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Darling Rules Out Tax Hike On UK Private Equity

by Robert Lee, Tax-News.com, London

05 July 2007


The UK's new Chancellor of the Exchequer Alistair Darling, has ruled out any immediate changes to the tax system aimed at making the private equity industry pay more tax, saying that to do so would send out all the wrong signals to the City.

In his first interview with the press since being appointed Chancellor in Prime Minister Gordon Brown's new-look cabinet, Darling told the Financial Times that the government should not bow to pressure from unions, the public and from within the ruling Labour Party to end the tax privileges currently enjoyed by private equity firms operating in the UK, even though such a move would be a popular one.

“I think we should be very, very wary indeed of a knee-jerk reaction or a reaction to a day’s headlines into making a tax change that could result in unintended consequences and undesirable consequences,” he told the paper, adding: "If any tax changes need to be made in this or any other area, they ought to be made in the proper context of considering what is best for the economy overall. Once you get yourself into a situation where you make economic policy up on the trot, then you get into huge difficulties."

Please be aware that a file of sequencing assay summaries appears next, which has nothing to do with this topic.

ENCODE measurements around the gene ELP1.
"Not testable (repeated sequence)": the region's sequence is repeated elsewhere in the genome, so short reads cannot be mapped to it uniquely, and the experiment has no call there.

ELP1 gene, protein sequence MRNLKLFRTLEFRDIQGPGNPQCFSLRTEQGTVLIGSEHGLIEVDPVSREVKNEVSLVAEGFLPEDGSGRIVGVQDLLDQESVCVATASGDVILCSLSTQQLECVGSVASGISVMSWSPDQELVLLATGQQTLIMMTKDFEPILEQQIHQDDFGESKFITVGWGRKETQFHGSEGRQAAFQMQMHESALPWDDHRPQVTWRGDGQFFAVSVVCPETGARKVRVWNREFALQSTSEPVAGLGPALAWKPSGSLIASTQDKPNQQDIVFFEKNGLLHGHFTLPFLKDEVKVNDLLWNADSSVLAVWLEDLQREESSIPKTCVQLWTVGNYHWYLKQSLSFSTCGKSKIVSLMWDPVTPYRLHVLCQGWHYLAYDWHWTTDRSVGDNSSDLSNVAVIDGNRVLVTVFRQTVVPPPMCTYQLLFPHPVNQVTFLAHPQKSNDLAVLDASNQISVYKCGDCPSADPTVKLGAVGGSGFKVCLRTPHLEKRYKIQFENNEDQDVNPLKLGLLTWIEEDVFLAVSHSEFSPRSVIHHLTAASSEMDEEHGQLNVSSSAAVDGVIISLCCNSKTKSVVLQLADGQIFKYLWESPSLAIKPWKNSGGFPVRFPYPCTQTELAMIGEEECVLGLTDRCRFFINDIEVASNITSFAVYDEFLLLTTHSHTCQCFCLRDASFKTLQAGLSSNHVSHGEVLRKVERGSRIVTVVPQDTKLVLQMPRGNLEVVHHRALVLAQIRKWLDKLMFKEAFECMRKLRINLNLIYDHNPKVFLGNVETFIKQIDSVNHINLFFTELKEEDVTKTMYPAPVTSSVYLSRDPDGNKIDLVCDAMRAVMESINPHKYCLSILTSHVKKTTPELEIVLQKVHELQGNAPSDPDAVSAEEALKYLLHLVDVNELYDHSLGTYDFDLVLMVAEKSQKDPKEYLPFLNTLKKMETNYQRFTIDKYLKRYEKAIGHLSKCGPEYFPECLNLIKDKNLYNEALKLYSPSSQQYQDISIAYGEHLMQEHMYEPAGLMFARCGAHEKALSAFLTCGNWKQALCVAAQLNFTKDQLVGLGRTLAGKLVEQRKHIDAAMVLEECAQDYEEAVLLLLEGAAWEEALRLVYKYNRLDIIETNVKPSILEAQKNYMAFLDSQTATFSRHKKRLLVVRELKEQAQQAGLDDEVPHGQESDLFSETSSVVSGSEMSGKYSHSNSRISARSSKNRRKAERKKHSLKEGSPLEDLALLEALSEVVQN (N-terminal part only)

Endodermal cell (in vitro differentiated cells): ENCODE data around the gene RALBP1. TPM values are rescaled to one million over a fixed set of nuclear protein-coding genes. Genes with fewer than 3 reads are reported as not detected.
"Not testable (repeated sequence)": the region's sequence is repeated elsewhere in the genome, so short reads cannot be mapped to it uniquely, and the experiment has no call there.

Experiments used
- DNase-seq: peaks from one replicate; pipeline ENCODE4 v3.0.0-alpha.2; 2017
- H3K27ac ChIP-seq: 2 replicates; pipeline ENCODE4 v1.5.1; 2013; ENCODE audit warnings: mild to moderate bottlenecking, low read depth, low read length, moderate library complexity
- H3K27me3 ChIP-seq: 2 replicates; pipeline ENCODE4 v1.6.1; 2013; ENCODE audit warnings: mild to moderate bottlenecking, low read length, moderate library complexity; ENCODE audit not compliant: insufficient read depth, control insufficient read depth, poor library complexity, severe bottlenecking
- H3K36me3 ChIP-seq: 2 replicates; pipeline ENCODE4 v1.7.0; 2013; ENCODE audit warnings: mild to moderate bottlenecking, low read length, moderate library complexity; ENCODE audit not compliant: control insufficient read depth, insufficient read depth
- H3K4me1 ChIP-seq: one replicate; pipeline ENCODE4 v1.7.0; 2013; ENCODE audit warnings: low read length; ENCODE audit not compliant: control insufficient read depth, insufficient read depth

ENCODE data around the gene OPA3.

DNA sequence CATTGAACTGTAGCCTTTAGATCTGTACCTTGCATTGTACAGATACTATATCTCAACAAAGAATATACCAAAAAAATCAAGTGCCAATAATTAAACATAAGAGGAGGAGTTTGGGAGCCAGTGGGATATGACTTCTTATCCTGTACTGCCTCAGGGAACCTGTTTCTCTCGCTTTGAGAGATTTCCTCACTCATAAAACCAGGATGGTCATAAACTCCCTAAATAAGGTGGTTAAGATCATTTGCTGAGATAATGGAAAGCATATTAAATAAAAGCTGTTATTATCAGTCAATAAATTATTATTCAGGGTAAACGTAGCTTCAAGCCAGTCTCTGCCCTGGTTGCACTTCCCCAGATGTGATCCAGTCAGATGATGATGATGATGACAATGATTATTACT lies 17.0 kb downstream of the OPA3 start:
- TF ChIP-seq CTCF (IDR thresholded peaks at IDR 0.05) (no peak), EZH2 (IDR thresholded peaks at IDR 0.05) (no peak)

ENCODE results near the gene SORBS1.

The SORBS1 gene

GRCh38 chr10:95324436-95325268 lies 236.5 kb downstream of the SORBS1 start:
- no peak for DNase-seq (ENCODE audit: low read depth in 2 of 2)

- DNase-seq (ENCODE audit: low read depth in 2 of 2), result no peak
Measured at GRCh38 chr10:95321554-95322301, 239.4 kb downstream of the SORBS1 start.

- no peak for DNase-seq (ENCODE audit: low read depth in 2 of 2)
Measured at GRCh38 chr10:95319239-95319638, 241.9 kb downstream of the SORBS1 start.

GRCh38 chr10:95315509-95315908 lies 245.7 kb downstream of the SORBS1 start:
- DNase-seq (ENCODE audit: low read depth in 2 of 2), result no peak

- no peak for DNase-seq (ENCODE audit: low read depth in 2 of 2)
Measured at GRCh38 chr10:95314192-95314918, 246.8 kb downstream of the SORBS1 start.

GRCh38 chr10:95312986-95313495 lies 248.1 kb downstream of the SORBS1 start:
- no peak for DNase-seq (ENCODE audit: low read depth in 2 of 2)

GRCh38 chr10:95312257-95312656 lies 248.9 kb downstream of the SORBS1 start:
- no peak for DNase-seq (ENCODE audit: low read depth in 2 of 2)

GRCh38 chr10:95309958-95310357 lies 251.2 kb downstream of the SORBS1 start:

On Wednesday, private equity bosses faced their second grilling in as many weeks on the tax issue from MPs in the Treasury Select Committee, but once again the industry failed to mount a consistent defence. Indeed, Jon Moulton, managing partner of the British private equity house Alchemy Partners, suggested that the activities of some private equity firms are bringing the industry a bad name, telling the committee that: "In some cases people are abusing what is already a generous tax regime."

Moulton was one of four representatives of the private equity industry called to give evidence before the committee. The other three, including Peter Taylor, managing partner of Duke Street Capital, David Blitzer of Blackstone and Donald Mackenzie of CVC disagreed with Moulton's view that buy-out firms were playing the system. "I am not aware of any abuses," Taylor told the committee. However, all agreed that the tax system could be made simpler.

The activities of private equity groups have come increasingly under the microscope, as some of Britain's biggest firms have become targets for buy-outs. This has prompted fierce criticism from labour unions, which charge that private equity groups are effectively rewarded for sacking staff and stripping a company's assets with a tax system which lets them take advantage of taper relief rules on capital gains at rates as low as 10%.

Private equity firms have also come under fire for loading up on debt to finance their take-overs and using interest payments to offset corporate tax in the companies they buy. In one example of this, the BBC revealed earlier this week that vehicle recovery firm, AA and holiday company Saga, both owned by private equity firms, paid no corporate tax on their collective GBP430 million (US$868 million) profits last year. The BBC also reported that the firms will pay no corporate tax when they merge later this year, since the GBP4.8 billion debt of the combined firm will be significantly higher than the GBP3.3 billion in borrowings of the individual companies.


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